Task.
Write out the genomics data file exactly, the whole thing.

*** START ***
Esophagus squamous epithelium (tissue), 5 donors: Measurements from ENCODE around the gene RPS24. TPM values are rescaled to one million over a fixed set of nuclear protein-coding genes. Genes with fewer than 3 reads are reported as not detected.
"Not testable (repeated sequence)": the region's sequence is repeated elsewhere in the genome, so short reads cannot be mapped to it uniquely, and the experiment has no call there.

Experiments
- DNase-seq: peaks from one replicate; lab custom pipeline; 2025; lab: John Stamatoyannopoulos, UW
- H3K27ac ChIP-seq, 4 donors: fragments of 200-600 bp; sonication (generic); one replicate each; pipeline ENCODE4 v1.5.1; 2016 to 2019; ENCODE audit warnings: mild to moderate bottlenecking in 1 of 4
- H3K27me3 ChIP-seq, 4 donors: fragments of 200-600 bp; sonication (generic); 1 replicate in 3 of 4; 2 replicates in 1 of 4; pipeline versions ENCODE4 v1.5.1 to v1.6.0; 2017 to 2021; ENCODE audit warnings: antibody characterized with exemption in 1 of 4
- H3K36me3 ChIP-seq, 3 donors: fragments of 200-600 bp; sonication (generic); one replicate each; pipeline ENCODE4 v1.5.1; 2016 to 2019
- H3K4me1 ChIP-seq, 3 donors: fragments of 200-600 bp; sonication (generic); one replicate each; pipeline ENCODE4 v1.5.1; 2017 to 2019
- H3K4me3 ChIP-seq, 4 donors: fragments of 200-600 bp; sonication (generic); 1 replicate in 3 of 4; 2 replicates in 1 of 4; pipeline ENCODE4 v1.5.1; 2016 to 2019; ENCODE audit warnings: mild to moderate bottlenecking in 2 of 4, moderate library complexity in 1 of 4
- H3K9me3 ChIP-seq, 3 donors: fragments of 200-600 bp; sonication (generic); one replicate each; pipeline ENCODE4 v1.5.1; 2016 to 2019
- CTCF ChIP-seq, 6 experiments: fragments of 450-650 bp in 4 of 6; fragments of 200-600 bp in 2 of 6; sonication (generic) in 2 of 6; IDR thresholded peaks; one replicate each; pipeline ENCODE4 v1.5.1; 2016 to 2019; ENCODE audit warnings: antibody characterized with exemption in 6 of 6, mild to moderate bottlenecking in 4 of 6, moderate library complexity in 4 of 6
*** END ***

Esophagus squamous epithelium (tissue), 5 donors: Measurements from ENCODE around the gene RPS24. TPM values are rescaled to one million over a fixed set of nuclear protein-coding genes. Genes with fewer than 3 reads are reported as not detected.
"Not testable (repeated sequence)": the region's sequence is repeated elsewhere in the genome, so short reads cannot be mapped to it uniquely, and the experiment has no call there.

Experiments
- DNase-seq: peaks from one replicate; lab custom pipeline; 2025; lab: John Stamatoyannopoulos, UW
- H3K27ac ChIP-seq, 4 donors: fragments of 200-600 bp; sonication (generic); one replicate each; pipeline ENCODE4 v1.5.1; 2016 to 2019; ENCODE audit warnings: mild to moderate bottlenecking in 1 of 4
- H3K27me3 ChIP-seq, 4 donors: fragments of 200-600 bp; sonication (generic); 1 replicate in 3 of 4; 2 replicates in 1 of 4; pipeline versions ENCODE4 v1.5.1 to v1.6.0; 2017 to 2021; ENCODE audit warnings: antibody characterized with exemption in 1 of 4
- H3K36me3 ChIP-seq, 3 donors: fragments of 200-600 bp; sonication (generic); one replicate each; pipeline ENCODE4 v1.5.1; 2016 to 2019
- H3K4me1 ChIP-seq, 3 donors: fragments of 200-600 bp; sonication (generic); one replicate each; pipeline ENCODE4 v1.5.1; 2017 to 2019
- H3K4me3 ChIP-seq, 4 donors: fragments of 200-600 bp; sonication (generic); 1 replicate in 3 of 4; 2 replicates in 1 of 4; pipeline ENCODE4 v1.5.1; 2016 to 2019; ENCODE audit warnings: mild to moderate bottlenecking in 2 of 4, moderate library complexity in 1 of 4
- H3K9me3 ChIP-seq, 3 donors: fragments of 200-600 bp; sonication (generic); one replicate each; pipeline ENCODE4 v1.5.1; 2016 to 2019
- CTCF ChIP-seq, 6 experiments: fragments of 450-650 bp in 4 of 6; fragments of 200-600 bp in 2 of 6; sonication (generic) in 2 of 6; IDR thresholded peaks; one replicate each; pipeline ENCODE4 v1.5.1; 2016 to 2019; ENCODE audit warnings: antibody characterized with exemption in 6 of 6, mild to moderate bottlenecking in 4 of 6, moderate library complexity in 4 of 6